The crew supervisor approached the apprentice superintendent for the prime contractor 1 week before the pour was to take place and requested that the floor openings be covered. When the openings were not yet covered on the day of the pour, the crew supervisor again approached the apprentice superintendent. The men discussed the issue and decided that each would tell their respective workers to be extremely careful around the openings. Witnesses stated during NCOSHA interviews that some of the openings were covered by wooden pallets that measured 40 inches by 48 inches. The pallets were obtained from a second subcontractor doing concrete block work on the addition; however, at the time of the incident, the second subcontractor had removed some of the pallets from the floor openings to return them for a pre-paid deposit. It could not be determined whether or not the floor opening involved in the incident had previously been covered by the pallets, or if any of the floor openings were covered at the time of the incident.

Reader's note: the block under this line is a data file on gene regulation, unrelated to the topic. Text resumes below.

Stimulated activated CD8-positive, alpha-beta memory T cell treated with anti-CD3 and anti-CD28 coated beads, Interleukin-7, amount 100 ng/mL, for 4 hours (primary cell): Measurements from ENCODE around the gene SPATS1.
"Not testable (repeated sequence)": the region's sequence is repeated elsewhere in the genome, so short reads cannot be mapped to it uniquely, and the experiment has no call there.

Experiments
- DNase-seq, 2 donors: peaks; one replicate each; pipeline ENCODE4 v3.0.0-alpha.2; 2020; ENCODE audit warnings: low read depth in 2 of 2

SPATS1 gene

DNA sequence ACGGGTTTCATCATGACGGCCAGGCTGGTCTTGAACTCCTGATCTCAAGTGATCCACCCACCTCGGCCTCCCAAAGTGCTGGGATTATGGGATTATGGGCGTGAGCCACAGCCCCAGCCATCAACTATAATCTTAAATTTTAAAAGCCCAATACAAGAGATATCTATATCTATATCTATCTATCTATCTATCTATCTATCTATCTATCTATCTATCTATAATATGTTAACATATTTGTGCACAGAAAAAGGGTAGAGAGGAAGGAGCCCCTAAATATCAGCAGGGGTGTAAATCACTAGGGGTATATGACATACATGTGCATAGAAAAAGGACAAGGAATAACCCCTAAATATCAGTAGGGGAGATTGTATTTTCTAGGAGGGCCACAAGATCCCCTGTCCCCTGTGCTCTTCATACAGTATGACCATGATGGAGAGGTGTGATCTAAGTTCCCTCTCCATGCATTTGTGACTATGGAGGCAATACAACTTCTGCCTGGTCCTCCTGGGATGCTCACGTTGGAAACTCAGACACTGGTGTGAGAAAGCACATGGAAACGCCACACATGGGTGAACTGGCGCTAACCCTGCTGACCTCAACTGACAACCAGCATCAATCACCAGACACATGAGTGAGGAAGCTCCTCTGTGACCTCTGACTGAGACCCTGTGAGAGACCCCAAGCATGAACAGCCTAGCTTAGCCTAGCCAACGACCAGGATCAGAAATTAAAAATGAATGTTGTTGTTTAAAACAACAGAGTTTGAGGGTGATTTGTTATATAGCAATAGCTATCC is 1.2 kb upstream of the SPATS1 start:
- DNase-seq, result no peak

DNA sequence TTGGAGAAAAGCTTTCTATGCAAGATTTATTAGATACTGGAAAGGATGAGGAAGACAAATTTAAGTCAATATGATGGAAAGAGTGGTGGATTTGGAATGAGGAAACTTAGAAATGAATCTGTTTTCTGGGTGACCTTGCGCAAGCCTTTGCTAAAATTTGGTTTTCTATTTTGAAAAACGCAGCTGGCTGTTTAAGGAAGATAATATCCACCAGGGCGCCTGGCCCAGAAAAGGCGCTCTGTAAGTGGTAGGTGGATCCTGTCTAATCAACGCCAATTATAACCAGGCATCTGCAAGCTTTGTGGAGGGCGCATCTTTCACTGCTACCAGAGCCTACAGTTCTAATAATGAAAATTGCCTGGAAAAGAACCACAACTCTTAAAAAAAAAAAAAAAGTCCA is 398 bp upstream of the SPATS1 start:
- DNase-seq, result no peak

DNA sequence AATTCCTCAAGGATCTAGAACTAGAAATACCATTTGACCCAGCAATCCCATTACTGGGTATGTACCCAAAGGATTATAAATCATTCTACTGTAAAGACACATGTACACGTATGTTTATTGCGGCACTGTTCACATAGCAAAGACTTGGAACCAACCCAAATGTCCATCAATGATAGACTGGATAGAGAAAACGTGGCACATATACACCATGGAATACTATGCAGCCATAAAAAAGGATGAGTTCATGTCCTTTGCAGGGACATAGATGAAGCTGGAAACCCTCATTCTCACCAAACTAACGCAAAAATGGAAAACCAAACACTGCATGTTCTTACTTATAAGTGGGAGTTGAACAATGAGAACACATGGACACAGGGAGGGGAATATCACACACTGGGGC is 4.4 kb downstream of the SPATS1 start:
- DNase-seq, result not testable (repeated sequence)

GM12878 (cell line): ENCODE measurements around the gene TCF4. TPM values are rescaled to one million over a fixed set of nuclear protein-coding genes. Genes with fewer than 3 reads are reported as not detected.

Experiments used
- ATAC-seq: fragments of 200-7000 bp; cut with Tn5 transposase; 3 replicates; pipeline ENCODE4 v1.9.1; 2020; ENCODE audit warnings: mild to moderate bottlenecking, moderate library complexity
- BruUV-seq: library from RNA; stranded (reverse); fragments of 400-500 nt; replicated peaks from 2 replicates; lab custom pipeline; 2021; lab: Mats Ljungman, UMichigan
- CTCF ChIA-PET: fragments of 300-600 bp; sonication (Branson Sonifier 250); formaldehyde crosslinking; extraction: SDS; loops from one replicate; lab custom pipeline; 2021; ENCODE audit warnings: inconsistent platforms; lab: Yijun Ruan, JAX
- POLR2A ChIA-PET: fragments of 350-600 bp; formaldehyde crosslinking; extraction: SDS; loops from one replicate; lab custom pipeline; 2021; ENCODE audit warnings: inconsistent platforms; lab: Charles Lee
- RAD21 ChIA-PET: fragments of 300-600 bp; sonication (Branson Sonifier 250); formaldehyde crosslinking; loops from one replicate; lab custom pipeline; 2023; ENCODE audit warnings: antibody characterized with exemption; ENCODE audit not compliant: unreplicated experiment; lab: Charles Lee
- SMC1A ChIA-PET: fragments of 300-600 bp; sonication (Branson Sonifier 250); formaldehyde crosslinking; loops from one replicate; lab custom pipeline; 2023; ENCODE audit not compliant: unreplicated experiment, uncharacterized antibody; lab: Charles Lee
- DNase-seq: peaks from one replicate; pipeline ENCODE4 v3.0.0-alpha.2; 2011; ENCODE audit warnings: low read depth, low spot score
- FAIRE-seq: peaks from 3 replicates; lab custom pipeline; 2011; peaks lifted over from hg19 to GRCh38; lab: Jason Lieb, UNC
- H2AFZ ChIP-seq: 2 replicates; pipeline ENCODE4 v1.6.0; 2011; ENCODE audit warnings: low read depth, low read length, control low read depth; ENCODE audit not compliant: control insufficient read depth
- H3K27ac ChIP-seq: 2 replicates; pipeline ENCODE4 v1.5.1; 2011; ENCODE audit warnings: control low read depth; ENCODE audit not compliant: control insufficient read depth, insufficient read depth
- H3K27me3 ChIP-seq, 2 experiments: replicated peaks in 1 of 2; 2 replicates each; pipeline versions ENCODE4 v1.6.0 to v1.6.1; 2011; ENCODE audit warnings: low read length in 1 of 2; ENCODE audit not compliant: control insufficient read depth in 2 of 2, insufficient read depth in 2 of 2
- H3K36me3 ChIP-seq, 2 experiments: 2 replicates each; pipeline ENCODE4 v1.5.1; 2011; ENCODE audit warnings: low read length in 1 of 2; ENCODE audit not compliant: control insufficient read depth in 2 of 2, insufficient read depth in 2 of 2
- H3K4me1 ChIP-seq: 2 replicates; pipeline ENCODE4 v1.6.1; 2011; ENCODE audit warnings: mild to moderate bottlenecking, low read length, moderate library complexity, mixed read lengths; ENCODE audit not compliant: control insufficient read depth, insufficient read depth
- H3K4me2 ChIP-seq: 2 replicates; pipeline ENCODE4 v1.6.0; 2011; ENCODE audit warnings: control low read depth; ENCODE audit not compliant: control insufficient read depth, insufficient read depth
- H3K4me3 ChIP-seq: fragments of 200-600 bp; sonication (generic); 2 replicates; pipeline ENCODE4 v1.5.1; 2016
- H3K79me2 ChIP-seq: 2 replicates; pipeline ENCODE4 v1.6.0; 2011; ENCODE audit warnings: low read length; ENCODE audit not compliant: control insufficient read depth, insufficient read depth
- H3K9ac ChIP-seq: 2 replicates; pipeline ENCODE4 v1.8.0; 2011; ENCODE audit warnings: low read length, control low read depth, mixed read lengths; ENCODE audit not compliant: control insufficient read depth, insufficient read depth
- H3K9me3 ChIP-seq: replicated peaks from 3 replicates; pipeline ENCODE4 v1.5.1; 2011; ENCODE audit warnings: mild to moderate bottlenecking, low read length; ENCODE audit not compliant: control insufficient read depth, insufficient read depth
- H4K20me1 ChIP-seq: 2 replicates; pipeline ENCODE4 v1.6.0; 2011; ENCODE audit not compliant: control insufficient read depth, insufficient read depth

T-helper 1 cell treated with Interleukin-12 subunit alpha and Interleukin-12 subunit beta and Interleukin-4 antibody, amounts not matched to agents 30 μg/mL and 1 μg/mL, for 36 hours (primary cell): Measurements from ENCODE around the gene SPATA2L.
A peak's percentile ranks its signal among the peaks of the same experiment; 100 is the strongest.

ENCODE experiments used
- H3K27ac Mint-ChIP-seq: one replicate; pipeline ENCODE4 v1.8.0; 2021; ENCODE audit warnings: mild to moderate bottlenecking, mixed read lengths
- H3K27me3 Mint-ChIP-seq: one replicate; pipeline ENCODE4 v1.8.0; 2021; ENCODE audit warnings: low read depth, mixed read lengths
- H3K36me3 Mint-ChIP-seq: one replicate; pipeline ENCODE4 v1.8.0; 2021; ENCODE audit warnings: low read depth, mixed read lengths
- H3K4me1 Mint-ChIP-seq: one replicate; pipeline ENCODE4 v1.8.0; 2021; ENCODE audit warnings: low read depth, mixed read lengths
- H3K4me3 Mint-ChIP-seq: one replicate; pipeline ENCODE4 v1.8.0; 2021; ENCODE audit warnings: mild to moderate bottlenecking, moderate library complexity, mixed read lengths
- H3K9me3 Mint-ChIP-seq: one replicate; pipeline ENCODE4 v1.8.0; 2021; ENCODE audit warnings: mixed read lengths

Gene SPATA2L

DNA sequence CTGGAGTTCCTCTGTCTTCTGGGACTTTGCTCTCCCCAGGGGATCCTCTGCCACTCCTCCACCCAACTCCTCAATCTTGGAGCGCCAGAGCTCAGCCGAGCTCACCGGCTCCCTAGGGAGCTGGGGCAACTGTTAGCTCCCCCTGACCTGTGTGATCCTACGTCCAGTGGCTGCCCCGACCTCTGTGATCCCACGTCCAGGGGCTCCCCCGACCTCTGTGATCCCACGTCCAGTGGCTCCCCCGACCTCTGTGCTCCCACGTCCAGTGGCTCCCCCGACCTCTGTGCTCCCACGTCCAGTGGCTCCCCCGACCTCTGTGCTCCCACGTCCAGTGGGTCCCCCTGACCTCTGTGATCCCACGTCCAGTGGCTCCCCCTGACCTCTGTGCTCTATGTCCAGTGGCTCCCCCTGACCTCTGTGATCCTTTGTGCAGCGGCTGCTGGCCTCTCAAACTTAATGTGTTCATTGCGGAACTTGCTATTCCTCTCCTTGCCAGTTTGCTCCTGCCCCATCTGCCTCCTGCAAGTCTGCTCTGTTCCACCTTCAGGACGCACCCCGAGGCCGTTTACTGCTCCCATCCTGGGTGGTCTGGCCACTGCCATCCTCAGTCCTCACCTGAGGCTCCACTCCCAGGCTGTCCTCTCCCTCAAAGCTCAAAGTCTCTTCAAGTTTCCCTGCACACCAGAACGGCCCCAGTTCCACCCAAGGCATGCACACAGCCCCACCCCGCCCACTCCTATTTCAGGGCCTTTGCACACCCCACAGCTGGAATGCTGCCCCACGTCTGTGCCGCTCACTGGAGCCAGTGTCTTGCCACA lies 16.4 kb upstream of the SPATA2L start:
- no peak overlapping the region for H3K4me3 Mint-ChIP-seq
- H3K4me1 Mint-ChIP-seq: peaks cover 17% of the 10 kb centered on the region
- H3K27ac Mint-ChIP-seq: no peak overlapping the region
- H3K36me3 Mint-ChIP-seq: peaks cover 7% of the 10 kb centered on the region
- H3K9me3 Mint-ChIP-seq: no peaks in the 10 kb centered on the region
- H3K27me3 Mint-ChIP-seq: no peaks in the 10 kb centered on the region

At approximately 11 a.m., the victim and another cement finisher were on the second story floor guiding the pump truck, which was pouring and working down the concrete. When the surface of a section of the poured concrete was relatively smooth and level, workers would further smooth the surface, using aluminum bull floats. The two men were working approximately 10 feet apart, but were not facing each other. The apprentice superintendent was on the second story in the vicinity of the elevator shaft opening.